5 Tips to Start Strong at Your New Job

5 Tips to Start Strong at Your New Job
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New hires totaled 77.7 million from March 2021 to March of this year, according to the U.S. Bureau of Labor Statistics. With a total employed labor force of 158 million, that means nearly 50% of workers started a new job last year.

 

Those trends are likely to continue, and you may find yourself seeking and accepting a new employment opportunity. And I know what you are thinking: “The hard part is the job searching, résumé prep, and interviewing – surely it gets easier once I’ve landed the position and join the new team.”

 

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The reality is, no matter how many times you’ve been “the new guy” or how much experience you bring to your new position, being new is hard. Whether you are a transitioning servicemember, veteran with a career advancement opportunity, or a military spouse reentering the workforce, the simple fact is that we all start the same on Day 1. We are the newbie!

 

You should anticipate experiencing a range of emotions as you embark upon your new position. We all know making a positive first impression is important. Here are five tips to ensure your transition to the new work environment goes as smoothly as possible:

 

1. Avoid Replicating Your Old Job. Leave any preconceived notions at the door. Have you ever caught yourself or someone else saying “We did it this way at my old company” – or, worse yet, “at Base X” or “Ship Y”? This kind of comparative thinking only hinders you from fitting in with your new team and adapting quickly to their organizational culture.

 

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2. Build Relationships and Find a Mentor. This should be your top priority. Get to know your boss and colleagues personally and professionally. Show respect and don’t rush to judgement. It could take weeks, months, or even a year to build relationships, but it will have a direct impact on your success in your new role.

 

As you build these relationships, keep your eyes open for a company mentor. A trusted colleague can help you answer those things not addressed in policy manuals – everything from navigating tricky informal lines of communication to basic tasks such as requesting office supplies.  

 

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3. Observe Everything. Learn all you can about your colleagues, the new company, and clients or customers. Dig deep into the business aspects: How do they make revenue? What are the most pressing challenges today? What about in three to five years?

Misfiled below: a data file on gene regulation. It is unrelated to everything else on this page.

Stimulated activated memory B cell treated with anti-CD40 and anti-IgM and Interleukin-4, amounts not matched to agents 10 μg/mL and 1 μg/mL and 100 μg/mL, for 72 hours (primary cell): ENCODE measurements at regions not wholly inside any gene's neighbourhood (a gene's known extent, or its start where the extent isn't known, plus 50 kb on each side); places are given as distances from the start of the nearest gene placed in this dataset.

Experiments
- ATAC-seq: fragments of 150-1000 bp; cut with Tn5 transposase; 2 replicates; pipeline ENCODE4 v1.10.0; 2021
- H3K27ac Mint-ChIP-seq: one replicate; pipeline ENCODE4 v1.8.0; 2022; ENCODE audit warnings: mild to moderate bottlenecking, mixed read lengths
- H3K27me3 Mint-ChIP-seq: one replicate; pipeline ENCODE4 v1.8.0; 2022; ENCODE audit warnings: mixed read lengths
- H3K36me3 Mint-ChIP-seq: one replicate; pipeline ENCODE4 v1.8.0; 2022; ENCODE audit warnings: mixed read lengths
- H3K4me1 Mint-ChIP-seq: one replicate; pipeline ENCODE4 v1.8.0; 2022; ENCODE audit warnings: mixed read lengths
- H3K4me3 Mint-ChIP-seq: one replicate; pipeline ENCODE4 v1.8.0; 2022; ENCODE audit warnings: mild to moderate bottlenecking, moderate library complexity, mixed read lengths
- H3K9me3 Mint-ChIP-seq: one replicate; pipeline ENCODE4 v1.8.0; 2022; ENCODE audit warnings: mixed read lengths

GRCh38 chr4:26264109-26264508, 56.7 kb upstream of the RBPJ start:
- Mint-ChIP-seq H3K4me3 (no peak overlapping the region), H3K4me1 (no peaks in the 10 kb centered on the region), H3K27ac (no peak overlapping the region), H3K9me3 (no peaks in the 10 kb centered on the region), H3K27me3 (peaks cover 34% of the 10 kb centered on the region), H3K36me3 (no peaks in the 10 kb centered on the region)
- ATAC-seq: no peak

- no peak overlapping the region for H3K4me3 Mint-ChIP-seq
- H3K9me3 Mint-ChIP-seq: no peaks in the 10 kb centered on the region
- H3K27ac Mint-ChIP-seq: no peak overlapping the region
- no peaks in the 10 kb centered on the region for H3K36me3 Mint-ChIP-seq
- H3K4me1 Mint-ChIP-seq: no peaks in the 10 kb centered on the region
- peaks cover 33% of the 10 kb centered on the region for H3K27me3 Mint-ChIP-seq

Certified career coach and human resources executive Marlo Lyons noted in a Harvard Business Review article: “No matter what position you’re in — entry level or senior executive — the more you know about the company and culture, the more effective you can be at aligning your work to the goals of the company and behaving in a way that’s congruent with the culture.”  

 

4. Proceed With Caution. Avoid premature problem solving. To prove your worth, you may be tempted to make or suggest changes without fully understanding the nature of the issue or concern. Be sure to do your research, ask probing questions, consider alternatives, and seek the perspectives of others. Sometimes there are very good reasons why things are done a certain way. Remember, success is always easier to achieve when everyone is on board with the change or solution.

 

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5. Give Yourself Time. Remember, it is never easy to be the new kid on the block. As Lyons put it, “People take jobs and want to feel connected instantly, but that doesn’t always happen.”

 

Stay positive and take every opportunity to showcase how valuable you are to the team. Each person and situation is unique. Just know you’ll eventually integrate with the team, feel comfortable, and start contributing to the bottom line. You got this!

 

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About the Author

Col. Brian D. Anderson, USAF (Ret)
Col. Brian D. Anderson, USAF (Ret)

Anderson joined the staff of MOAA's Career Transition Services Department in August 2011. He served 26 years in the U.S. Air Force in a wide range of command and staff assignments. Connect with him on LinkedIn.